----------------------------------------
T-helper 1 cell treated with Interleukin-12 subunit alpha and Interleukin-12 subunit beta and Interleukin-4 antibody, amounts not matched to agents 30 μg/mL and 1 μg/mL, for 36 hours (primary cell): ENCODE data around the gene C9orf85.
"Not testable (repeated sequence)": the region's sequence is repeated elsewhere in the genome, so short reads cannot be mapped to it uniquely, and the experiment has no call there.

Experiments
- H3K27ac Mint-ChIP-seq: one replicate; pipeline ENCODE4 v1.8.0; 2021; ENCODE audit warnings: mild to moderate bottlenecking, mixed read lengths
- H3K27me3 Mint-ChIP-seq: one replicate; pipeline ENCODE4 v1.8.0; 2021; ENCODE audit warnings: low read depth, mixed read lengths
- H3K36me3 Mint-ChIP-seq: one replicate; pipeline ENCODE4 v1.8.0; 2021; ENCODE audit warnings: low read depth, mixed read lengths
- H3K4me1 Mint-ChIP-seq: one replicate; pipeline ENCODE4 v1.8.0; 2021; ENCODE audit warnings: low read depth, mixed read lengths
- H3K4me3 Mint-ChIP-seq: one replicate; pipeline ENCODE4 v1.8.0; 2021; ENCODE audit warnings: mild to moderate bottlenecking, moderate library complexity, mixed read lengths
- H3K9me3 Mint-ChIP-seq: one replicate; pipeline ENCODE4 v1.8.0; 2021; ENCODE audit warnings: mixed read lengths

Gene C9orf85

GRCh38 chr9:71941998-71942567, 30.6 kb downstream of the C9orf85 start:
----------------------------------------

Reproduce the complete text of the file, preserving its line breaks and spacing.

T-helper 1 cell treated with Interleukin-12 subunit alpha and Interleukin-12 subunit beta and Interleukin-4 antibody, amounts not matched to agents 30 μg/mL and 1 μg/mL, for 36 hours (primary cell): ENCODE data around the gene C9orf85.
"Not testable (repeated sequence)": the region's sequence is repeated elsewhere in the genome, so short reads cannot be mapped to it uniquely, and the experiment has no call there.

Experiments
- H3K27ac Mint-ChIP-seq: one replicate; pipeline ENCODE4 v1.8.0; 2021; ENCODE audit warnings: mild to moderate bottlenecking, mixed read lengths
- H3K27me3 Mint-ChIP-seq: one replicate; pipeline ENCODE4 v1.8.0; 2021; ENCODE audit warnings: low read depth, mixed read lengths
- H3K36me3 Mint-ChIP-seq: one replicate; pipeline ENCODE4 v1.8.0; 2021; ENCODE audit warnings: low read depth, mixed read lengths
- H3K4me1 Mint-ChIP-seq: one replicate; pipeline ENCODE4 v1.8.0; 2021; ENCODE audit warnings: low read depth, mixed read lengths
- H3K4me3 Mint-ChIP-seq: one replicate; pipeline ENCODE4 v1.8.0; 2021; ENCODE audit warnings: mild to moderate bottlenecking, moderate library complexity, mixed read lengths
- H3K9me3 Mint-ChIP-seq: one replicate; pipeline ENCODE4 v1.8.0; 2021; ENCODE audit warnings: mixed read lengths

Gene C9orf85

GRCh38 chr9:71941998-71942567, 30.6 kb downstream of the C9orf85 start: